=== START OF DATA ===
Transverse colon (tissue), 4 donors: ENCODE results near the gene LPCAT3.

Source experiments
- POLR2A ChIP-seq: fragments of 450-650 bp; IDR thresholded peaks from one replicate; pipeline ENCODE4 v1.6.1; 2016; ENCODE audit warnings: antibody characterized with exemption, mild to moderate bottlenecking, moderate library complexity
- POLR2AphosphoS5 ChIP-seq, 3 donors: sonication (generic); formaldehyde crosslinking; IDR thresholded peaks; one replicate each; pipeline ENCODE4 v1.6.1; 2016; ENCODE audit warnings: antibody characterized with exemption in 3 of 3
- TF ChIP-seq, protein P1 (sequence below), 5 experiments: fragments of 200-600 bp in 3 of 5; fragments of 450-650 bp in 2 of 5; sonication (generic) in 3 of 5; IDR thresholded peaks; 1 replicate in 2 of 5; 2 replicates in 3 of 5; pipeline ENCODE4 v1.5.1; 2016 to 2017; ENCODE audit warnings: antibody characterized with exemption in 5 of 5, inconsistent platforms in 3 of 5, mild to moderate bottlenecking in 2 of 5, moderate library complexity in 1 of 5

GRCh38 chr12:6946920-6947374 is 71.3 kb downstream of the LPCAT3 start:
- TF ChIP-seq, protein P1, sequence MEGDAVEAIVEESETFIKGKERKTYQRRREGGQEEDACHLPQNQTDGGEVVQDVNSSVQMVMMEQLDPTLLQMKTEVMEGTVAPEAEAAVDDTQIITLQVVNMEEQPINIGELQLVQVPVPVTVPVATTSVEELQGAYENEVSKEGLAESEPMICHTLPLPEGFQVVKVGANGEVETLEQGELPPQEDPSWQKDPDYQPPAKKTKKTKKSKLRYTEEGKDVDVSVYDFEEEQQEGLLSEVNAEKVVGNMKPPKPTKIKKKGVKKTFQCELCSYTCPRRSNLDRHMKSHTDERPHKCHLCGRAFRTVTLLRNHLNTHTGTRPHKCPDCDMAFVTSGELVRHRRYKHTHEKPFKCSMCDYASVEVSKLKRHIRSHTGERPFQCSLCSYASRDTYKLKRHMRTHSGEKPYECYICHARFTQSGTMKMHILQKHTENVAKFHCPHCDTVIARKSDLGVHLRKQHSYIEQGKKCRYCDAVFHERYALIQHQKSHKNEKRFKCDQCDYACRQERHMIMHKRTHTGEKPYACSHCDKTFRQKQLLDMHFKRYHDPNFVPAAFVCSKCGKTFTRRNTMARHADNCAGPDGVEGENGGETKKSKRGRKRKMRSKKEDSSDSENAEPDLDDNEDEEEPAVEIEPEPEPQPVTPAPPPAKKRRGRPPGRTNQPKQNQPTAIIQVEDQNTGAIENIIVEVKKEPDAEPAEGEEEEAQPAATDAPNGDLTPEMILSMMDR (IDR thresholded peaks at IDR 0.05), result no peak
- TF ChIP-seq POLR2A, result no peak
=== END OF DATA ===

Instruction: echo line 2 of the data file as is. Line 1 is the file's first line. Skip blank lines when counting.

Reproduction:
Source experiments